Intellectual Property Attorney

Dunkin Donuts Seeks To Register “BEST COFFEE IN AMERICA” Trademark

As reported by the Boston Globe on, Dunkin Donuts has filed an application to register “BEST COFFEE IN AMERICA” as a trademark for “restaurant services.” One may wonder how Dunkin Donuts could claim rights in such a descriptive mark. After all, it is in the business of selling coffee, and the mark clearly describes the services it provides. Several publications covering this story have cited this as an example of trademark law gone awry. Why on earth should anyone have the exclusive right to use this mark?

It is well settled that descriptive marks, that is, marks that merely describe the quality, nature or characteristics of goods and services, are not entitled to full protection as trademarks without a showing of “secondary meaning” (i.e., that the mark has become associated with the goods or services in the mind of consumers). If a mark is truly descriptive, the mark should presumably be available to everyone to describe similar goods or services.

Notably, there are two “registers” on which trademarks can be registered in the United States. The “Principal Register” provides the greatest protection and is reserved for marks that are distinctive (meaning, in general terms, that they are unusual in the context of their use and do not describe their goods or services). The “Supplemental Register,” on the other hand, is available for marks that are descriptive.

Trademarks that are descriptive but have also acquired “secondary meaning” in the minds of consumers may be registered on the Principal Register after five years of exclusive and continuous use in commerce, usually upon a showing of substantial sales and advertising expenses.

It turns out that Dunkin Donuts registered “BEST COFFEE IN AMERICA” on the Supplemental Register in 2006. This step allowed it to (i) obtain a federal registration (albeit a weak one), and (ii) put others on notice of its claim of rights in the mark. Dunkin Donuts then proceeded to use the mark in commerce. More than five years later, Dunkin Donuts now seeks a registration on the Principal Register, claiming that the mark has acquired secondary meaning.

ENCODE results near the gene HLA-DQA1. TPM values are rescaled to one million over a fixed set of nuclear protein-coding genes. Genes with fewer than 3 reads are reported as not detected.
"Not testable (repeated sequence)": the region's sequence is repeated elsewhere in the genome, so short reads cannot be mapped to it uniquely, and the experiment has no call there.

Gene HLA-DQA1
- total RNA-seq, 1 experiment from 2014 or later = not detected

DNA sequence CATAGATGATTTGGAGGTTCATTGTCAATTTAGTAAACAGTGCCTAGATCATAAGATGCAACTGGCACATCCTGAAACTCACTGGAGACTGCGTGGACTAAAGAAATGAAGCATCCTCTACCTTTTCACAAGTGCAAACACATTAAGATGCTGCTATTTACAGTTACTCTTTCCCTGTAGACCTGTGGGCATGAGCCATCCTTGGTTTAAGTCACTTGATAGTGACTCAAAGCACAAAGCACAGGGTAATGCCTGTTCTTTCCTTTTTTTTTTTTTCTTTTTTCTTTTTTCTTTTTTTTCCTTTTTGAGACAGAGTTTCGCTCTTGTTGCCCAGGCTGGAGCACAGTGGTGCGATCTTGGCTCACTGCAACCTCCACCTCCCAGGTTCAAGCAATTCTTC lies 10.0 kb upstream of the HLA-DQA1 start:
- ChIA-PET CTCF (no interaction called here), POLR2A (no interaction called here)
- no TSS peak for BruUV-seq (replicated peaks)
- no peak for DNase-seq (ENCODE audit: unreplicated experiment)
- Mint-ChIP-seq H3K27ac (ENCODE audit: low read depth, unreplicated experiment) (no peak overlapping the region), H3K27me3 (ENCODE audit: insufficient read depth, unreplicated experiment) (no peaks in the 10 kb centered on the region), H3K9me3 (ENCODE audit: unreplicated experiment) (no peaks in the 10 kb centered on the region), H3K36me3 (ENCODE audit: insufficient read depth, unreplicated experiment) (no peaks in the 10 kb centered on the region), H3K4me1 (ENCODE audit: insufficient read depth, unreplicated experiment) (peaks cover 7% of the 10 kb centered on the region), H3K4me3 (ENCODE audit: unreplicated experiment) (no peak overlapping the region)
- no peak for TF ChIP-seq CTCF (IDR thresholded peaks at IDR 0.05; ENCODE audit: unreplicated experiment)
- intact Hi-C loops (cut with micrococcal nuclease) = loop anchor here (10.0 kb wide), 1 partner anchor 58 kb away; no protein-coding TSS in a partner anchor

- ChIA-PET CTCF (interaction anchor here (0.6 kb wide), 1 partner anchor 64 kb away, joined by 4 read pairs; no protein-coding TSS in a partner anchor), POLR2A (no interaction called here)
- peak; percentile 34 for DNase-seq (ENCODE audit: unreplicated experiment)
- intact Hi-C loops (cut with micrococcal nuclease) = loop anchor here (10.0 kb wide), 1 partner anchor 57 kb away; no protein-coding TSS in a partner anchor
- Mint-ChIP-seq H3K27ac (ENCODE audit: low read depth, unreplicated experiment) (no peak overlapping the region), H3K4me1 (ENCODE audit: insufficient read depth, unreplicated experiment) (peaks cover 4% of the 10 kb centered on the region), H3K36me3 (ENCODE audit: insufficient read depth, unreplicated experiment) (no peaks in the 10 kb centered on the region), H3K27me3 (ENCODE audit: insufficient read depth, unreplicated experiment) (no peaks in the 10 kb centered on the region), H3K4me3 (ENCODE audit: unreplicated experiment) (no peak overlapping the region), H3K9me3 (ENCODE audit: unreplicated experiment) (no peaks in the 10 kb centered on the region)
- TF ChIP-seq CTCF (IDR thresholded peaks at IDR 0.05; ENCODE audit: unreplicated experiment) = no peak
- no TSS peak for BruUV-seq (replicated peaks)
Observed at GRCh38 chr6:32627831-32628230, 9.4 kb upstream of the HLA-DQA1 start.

Whether this strategy will be successful is uncertain, although it is clear that Dunkin Donuts will have an uphill battle. The Boston Beer Company (“Boston Beer”), brewers of SAMUEL ADAMS, previously sought to register “THE BEST BEER IN AMERICA” as a trademark. Registration was denied by the U.S. Patent and Trademark Office, and eventually a federal appeals court held that the mark was “so highly laudatory and descriptive as to be incapable of functioning as a trademark.” This was the case even though Boston Beer had submitted evidence of tens of millions of dollars in sales and advertising expenditures. The Court relied heavily on the fact that the same mark had been used by third parties to describe their goods both before and concurrently with the use by Boston Beer. Based on the facts of that particular case, the Court held that Boston Beer had not met its burden of proving secondary meaning. The Court acknowledged, however, that “laudation does not per se prevent a mark from being registrable,” thereby leaving the door open for Dunkin Donuts to make its case for registration.

Whether Dunkin Donuts can convince consumers that it has the “BEST COFFEE IN AMERICA” is another debate.

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